Compatibility and the capability of integrating systems into larger networks are important considerations that should be dealt with early in the planning stages. This is necessary to ensure that the equipment will be utilized to its full potential and to avoid redundant capital investment as institutional requirements change.

The government's long-term strategies of having interconnecting open systems and portable applications should be considered, and compliance with approved government standards is required in applicable procurements. Where existing investments in proprietary architectures are significant, institutions should develop plans that permit them to use conforming items as soon as possible.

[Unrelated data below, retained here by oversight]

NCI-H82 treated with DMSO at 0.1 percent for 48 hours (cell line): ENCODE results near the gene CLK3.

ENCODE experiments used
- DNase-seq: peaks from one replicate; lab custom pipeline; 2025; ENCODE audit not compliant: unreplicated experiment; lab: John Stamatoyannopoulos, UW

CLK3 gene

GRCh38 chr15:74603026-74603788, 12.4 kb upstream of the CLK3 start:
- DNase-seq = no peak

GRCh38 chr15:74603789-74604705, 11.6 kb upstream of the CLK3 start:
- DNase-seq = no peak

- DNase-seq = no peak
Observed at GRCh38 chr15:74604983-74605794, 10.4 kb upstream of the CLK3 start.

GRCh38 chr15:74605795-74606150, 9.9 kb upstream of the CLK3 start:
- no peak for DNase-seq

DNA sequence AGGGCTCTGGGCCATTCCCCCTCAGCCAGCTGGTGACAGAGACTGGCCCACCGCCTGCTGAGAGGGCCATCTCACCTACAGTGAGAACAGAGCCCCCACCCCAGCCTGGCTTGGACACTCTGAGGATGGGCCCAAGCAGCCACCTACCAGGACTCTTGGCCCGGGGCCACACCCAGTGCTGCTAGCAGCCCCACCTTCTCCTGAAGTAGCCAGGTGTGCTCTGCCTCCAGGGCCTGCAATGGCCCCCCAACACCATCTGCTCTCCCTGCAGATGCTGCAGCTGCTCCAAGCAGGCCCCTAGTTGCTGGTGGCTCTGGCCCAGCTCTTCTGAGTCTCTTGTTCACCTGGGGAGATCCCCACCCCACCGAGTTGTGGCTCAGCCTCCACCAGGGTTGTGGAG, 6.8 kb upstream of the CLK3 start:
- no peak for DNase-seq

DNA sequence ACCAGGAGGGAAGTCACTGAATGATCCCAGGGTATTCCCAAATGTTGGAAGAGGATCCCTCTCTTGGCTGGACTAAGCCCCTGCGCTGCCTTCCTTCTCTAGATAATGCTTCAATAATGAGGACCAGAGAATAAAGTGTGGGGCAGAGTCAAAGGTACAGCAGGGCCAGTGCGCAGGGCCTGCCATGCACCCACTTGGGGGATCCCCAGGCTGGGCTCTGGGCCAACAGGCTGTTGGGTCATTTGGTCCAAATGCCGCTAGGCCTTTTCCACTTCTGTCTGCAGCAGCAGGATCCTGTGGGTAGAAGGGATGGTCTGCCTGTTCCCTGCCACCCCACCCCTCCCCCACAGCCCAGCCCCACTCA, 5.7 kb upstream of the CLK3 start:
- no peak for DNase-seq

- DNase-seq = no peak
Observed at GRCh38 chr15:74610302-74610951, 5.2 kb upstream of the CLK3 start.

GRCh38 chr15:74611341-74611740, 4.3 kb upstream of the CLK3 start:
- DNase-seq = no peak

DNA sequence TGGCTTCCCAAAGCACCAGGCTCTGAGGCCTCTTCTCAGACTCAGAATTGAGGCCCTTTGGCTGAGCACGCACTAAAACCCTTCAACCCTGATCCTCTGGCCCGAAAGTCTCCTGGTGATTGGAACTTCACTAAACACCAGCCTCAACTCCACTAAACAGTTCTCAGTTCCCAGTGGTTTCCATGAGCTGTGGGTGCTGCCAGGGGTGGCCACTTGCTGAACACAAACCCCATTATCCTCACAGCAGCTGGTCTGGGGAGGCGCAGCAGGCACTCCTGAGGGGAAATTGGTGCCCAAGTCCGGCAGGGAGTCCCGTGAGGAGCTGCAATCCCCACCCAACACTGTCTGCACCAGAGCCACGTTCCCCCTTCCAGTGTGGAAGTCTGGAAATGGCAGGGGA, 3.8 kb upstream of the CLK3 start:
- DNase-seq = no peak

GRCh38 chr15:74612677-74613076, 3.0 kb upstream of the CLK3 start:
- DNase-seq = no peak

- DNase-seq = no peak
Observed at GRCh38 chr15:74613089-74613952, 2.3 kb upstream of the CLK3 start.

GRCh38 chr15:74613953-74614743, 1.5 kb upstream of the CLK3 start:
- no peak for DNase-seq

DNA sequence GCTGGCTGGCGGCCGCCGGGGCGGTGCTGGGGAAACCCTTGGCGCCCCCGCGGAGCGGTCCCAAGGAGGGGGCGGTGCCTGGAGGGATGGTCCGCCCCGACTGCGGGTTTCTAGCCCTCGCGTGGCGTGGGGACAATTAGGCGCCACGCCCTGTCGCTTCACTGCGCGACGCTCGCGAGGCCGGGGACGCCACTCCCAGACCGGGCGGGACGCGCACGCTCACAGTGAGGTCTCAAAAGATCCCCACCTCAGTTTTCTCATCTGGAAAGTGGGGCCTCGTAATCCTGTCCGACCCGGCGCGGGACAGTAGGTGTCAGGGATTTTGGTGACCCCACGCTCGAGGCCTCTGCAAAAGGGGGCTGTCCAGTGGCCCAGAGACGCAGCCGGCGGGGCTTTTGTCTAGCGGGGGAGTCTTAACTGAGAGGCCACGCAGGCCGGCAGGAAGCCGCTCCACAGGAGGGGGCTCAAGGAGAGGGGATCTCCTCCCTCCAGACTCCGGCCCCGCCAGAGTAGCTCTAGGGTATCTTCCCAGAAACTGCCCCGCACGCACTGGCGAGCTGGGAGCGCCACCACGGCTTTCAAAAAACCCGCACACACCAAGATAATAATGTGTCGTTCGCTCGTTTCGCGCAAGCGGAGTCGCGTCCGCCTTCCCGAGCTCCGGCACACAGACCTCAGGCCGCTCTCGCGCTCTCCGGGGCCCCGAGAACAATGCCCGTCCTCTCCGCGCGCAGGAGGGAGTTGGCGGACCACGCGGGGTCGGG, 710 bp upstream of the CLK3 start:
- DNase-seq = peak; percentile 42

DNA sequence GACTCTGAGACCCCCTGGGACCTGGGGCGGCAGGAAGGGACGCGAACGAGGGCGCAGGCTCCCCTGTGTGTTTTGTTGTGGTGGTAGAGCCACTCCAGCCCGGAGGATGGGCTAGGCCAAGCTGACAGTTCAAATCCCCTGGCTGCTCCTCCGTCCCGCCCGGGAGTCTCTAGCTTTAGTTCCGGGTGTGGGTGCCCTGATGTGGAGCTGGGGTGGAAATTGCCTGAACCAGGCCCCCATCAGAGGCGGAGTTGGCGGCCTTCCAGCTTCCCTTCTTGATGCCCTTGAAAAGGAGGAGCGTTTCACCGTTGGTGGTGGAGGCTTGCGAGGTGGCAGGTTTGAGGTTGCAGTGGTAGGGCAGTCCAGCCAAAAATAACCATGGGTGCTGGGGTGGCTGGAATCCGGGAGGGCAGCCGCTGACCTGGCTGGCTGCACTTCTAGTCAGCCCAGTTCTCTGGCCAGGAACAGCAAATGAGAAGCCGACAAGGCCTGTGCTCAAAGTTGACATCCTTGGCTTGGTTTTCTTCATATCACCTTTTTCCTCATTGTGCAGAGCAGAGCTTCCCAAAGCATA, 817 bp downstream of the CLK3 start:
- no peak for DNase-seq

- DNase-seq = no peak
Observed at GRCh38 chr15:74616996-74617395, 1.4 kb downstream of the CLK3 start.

8.4.2 Concerns regarding the security and integrity of information

As with conventional paper records, information stored on computer media should be carefully indexed, filed, and protected. It is important that the reliability, integrity and security of data stored in office-support systems be maintained. This is particularly true for information that is input directly into these systems and not stored in non-electronic form. The policies and practices that have been developed in this area by the institutional information technology centres need to be adapted and applied in the context of office-support systems. Guidance on this subject is also available from National Archives of Canada and security offices.